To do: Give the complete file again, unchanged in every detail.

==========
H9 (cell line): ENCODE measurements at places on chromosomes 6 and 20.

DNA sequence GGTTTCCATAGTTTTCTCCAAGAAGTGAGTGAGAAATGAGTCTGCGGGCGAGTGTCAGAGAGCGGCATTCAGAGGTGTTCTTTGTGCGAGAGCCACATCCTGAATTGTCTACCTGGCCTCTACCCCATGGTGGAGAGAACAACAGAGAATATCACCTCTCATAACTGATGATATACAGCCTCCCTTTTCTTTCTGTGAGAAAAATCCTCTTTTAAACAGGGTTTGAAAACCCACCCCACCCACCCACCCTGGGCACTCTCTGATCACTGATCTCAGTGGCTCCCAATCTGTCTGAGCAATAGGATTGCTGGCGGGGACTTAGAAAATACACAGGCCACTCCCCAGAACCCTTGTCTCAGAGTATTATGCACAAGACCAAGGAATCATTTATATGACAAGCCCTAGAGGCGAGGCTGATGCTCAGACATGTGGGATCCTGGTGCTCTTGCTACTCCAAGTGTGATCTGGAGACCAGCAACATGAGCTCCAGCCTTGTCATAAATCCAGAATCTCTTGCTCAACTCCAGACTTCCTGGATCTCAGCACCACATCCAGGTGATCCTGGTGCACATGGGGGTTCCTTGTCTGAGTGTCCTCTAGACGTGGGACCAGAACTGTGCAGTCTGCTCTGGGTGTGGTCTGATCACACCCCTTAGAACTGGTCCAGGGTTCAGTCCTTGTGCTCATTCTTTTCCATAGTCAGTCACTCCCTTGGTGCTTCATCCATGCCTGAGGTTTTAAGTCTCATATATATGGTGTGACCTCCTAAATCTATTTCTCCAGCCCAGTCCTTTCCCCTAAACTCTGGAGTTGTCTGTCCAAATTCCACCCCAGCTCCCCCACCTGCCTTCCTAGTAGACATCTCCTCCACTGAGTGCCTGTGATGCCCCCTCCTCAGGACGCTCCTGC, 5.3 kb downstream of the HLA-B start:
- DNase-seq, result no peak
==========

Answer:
H9 (cell line): ENCODE measurements at places on chromosomes 6 and 20.

DNA sequence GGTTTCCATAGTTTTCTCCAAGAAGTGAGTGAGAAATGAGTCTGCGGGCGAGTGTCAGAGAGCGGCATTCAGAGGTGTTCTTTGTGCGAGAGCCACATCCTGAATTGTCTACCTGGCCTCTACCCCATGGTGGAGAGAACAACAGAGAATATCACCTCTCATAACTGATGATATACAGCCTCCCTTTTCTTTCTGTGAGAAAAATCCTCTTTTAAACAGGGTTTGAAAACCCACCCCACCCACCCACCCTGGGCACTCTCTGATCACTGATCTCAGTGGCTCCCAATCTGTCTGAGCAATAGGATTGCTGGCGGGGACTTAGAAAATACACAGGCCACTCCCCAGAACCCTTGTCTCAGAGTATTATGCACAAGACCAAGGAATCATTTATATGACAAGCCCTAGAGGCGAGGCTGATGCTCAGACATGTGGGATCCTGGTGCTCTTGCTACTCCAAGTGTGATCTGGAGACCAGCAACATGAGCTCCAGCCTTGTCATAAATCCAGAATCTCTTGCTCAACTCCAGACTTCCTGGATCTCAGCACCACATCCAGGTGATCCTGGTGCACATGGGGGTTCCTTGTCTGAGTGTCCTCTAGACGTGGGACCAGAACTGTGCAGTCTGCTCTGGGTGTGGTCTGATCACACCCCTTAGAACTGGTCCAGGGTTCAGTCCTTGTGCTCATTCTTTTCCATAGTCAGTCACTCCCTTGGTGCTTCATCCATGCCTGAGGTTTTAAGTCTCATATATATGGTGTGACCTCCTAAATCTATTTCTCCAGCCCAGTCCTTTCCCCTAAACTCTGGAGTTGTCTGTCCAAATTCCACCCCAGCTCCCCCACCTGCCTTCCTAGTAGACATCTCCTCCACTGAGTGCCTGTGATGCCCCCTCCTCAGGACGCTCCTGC, 5.3 kb downstream of the HLA-B start:
- DNase-seq, result no peak